THE FAMILY Most people who'll watch Meryl Streep in anything can skip this one.
Metaphors in film are rarely subtle. The lonely padre dying of stomach cancer in Diary of a Country Priest is an elegant symbol, a devout person corroding from the inside. On the other side of the ledger, legions of movie mothers have contracted breast cancer as punishment for not being nurturing enough.
In August: Osage County, Meryl Streep's Violet is afflicted with oral cancer: it scalds her mouth as payment for the acid she's belched up on her family over the years. Her hair is patchy from chemo, but her tongue is in perfect working order, except when the pills ("my best friends!") send her into a case of nigh-Pentecostal glossolalia. Violet's husband (Sam Shepard), a sensitive academic drunk, has vanished, and she calls her angry family to her side, awaiting his return.
It's a barely adapted adaptation of a much-laureled, long-winded play with a reputation as a black comedy. But I didn't get the humor, and I don't see how anyone other than a cast of drag queens could hit it home. And August has a stunning cast: Julia Roberts as an angry daughter, Benedict Cumberbatch as a cowed nephew and Abigail Breslin as a blasé granddaughter. (Though filmed in Oklahoma, the film lacks any visual sense and may as well have been shot in Bakersfield.)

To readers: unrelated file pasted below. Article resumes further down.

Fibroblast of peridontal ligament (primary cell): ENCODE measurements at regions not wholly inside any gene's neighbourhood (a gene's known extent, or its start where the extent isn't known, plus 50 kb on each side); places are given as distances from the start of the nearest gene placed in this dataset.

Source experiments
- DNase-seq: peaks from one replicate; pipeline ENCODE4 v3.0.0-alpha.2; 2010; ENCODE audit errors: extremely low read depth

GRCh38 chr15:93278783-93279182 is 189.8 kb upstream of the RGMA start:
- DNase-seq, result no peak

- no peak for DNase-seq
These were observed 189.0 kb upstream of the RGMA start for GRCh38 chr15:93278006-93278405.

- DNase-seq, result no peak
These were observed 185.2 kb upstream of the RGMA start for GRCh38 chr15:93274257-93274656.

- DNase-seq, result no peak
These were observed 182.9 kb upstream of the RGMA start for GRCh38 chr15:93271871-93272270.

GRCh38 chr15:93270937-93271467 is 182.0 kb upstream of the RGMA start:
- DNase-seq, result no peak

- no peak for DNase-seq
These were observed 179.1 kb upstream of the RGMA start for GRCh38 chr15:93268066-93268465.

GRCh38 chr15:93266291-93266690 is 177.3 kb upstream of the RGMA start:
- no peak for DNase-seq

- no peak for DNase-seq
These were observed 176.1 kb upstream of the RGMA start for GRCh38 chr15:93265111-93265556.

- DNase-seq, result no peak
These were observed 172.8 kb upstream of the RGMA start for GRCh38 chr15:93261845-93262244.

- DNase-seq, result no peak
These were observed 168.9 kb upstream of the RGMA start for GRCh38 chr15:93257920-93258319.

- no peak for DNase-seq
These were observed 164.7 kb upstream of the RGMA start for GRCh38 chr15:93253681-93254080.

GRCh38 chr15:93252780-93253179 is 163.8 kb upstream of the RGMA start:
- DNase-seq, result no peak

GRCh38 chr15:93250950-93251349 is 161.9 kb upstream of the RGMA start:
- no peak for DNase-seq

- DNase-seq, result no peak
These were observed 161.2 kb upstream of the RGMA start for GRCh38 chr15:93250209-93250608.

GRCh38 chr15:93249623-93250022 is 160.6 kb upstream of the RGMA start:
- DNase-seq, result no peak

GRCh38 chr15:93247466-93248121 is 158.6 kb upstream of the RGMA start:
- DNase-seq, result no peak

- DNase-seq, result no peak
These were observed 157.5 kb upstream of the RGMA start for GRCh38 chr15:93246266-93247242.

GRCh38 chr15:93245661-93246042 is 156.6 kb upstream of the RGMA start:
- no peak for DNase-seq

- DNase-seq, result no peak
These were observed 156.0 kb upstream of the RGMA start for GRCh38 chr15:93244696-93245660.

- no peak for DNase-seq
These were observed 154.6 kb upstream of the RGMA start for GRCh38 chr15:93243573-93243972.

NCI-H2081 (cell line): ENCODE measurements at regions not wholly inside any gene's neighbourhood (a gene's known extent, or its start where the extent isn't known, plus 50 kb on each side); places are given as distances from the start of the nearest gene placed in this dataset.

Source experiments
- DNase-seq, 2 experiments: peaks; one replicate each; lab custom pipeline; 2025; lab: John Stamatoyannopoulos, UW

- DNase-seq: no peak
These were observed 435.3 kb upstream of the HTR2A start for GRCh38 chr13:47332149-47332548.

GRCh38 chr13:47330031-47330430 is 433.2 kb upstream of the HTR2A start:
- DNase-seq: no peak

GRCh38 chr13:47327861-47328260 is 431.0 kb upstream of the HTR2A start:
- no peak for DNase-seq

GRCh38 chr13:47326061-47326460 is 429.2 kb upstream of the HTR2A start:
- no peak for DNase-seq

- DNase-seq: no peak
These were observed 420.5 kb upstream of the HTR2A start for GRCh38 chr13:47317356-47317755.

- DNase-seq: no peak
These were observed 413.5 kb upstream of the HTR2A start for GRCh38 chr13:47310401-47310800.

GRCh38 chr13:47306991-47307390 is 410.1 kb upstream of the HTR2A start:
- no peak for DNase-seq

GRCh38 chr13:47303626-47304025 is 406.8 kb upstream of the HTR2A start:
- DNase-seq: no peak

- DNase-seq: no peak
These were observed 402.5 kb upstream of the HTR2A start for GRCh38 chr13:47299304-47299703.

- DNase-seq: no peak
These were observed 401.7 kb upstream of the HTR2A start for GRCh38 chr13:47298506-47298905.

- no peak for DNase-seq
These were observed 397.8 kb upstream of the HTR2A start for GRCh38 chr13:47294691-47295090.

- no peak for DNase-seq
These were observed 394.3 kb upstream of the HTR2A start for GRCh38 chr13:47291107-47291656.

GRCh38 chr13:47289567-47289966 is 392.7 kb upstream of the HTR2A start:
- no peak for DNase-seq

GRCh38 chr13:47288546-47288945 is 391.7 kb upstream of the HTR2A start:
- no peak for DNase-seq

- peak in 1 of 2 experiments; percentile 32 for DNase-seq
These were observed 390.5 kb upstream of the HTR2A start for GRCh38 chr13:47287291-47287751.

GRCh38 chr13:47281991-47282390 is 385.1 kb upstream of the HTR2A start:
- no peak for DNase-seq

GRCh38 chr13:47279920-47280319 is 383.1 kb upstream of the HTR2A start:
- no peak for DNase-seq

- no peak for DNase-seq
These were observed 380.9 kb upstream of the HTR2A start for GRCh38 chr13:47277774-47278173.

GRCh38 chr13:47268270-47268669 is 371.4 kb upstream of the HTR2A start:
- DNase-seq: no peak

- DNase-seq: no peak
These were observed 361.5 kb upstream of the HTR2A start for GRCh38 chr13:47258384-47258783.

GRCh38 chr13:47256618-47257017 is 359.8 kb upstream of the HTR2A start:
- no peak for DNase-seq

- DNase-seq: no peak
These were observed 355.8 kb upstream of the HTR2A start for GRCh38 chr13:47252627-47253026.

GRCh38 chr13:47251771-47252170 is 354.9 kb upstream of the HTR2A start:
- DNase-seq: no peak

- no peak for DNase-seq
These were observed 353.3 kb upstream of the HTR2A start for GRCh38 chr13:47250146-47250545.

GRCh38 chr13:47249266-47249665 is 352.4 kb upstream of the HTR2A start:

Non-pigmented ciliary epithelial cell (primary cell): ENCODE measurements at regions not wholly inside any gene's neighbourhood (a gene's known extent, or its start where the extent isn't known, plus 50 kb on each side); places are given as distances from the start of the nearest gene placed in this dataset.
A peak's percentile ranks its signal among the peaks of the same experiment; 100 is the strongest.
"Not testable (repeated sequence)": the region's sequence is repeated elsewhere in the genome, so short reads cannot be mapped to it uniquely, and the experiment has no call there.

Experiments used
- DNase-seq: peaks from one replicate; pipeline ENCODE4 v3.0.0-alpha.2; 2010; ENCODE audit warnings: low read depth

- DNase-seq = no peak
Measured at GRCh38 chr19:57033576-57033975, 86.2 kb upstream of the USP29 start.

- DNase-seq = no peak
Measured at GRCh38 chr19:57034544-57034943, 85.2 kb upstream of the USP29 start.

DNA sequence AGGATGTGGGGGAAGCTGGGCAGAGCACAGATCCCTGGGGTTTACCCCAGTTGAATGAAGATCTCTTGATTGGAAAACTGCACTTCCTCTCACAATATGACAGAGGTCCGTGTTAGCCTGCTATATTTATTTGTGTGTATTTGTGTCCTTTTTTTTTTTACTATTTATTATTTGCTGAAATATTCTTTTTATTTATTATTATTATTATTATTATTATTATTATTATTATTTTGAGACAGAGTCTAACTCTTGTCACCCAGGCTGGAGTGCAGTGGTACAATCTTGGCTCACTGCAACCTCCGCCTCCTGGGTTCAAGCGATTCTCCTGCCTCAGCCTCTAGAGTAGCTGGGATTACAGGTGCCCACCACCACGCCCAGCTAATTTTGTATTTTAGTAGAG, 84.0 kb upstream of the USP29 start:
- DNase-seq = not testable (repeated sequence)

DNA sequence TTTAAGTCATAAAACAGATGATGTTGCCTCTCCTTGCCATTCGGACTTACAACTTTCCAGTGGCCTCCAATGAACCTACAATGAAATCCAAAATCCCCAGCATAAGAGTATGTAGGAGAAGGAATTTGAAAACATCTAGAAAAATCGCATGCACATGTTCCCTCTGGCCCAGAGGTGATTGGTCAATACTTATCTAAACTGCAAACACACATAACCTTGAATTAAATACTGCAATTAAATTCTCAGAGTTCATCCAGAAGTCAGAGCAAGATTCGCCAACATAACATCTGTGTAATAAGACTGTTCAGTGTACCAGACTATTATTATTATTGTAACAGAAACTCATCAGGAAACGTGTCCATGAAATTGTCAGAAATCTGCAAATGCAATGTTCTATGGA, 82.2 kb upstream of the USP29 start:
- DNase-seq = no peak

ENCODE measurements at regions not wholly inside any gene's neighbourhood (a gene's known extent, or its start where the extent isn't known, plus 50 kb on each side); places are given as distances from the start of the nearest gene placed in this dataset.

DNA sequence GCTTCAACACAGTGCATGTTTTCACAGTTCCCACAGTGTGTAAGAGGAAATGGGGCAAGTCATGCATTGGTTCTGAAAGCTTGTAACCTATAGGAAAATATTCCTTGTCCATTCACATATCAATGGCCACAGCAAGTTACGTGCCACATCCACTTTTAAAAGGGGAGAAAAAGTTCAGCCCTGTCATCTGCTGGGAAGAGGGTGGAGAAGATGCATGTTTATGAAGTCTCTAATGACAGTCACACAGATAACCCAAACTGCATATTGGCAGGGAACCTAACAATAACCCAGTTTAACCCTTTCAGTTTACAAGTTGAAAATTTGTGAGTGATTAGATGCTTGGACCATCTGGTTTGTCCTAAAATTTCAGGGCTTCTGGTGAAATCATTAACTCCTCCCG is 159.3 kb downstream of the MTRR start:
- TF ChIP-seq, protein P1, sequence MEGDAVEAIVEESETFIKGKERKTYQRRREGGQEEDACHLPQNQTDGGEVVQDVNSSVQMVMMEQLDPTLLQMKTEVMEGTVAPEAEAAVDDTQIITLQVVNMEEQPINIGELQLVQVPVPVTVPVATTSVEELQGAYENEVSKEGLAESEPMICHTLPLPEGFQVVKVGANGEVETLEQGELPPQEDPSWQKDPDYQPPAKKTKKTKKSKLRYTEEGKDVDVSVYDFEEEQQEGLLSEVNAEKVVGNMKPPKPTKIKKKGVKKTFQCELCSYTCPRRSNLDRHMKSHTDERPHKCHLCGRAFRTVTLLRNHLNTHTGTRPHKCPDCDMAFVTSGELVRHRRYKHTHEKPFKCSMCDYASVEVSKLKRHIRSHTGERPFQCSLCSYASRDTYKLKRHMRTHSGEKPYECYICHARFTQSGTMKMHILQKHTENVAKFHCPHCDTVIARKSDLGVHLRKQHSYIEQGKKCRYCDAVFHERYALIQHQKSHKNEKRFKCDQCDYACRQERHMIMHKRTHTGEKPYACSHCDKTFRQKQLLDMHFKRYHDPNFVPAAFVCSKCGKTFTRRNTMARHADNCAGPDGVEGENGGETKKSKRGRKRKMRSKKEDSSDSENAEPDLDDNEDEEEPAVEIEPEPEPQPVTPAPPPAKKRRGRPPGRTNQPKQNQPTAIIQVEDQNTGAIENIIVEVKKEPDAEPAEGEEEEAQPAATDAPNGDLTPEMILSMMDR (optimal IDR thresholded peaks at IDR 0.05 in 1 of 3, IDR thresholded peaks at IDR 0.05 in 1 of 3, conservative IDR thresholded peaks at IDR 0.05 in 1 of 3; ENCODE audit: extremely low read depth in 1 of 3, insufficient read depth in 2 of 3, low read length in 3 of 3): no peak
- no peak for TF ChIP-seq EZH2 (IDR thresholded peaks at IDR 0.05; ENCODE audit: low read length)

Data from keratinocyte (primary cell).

Director John Wells, a TV vet smooth with transitions, does almost nothing with this theatrical source material except to watch Streep spellbound. But Streep is too forceful an actor to go for half measures. Such is her career: when she's on, she's brilliant, and when she's bad, you need a gas mask. Streep has been in more difficult material, such as Ironweed, and that excellent Fred Schepisi film everybody mocks, A Cry in the Dark.
She's tried harder, but in August: Osage County, she's never been worse.